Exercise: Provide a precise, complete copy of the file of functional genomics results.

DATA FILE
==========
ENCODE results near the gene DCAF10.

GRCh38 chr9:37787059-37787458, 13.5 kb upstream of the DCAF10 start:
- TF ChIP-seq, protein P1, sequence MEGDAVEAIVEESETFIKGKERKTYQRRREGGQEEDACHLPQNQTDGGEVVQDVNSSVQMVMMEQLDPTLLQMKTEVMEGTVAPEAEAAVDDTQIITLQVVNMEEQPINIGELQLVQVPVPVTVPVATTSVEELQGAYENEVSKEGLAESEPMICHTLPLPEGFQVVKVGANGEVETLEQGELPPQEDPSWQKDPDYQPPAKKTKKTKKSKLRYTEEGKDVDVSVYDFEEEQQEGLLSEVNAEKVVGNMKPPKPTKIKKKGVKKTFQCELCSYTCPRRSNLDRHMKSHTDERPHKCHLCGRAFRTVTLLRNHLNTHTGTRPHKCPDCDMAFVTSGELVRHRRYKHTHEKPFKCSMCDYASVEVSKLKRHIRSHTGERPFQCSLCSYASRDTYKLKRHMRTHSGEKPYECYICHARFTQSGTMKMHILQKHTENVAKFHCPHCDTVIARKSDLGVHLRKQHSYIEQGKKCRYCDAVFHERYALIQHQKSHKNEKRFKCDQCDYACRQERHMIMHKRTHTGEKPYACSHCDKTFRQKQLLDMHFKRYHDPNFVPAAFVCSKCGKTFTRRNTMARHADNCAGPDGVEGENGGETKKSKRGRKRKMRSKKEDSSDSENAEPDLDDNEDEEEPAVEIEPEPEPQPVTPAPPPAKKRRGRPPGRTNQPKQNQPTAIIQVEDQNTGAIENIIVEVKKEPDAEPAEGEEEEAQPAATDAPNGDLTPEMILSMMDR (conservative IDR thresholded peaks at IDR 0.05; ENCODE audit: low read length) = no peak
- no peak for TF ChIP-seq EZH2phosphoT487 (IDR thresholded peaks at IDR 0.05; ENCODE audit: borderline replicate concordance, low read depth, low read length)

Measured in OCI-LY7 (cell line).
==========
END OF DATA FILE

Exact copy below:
ENCODE results near the gene DCAF10.

GRCh38 chr9:37787059-37787458, 13.5 kb upstream of the DCAF10 start:
- TF ChIP-seq, protein P1, sequence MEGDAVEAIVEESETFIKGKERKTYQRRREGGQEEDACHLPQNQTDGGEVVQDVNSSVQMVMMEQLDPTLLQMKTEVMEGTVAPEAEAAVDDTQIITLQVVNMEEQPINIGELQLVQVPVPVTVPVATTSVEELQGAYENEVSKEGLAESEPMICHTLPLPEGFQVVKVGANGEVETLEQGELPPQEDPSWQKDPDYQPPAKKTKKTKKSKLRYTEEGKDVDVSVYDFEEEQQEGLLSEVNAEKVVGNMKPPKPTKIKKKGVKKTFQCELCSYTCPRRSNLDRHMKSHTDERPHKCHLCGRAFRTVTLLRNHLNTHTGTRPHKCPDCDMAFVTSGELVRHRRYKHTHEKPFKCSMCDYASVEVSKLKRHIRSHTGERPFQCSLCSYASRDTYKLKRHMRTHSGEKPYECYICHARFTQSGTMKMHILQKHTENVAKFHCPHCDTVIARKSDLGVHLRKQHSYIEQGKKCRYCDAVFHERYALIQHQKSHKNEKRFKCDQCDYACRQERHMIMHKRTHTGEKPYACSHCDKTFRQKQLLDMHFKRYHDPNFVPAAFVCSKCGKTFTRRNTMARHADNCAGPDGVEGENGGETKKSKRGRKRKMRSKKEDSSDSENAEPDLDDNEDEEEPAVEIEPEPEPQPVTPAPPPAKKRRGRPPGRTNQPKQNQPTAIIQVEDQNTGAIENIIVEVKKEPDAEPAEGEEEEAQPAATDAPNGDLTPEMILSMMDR (conservative IDR thresholded peaks at IDR 0.05; ENCODE audit: low read length) = no peak
- no peak for TF ChIP-seq EZH2phosphoT487 (IDR thresholded peaks at IDR 0.05; ENCODE audit: borderline replicate concordance, low read depth, low read length)

Measured in OCI-LY7 (cell line).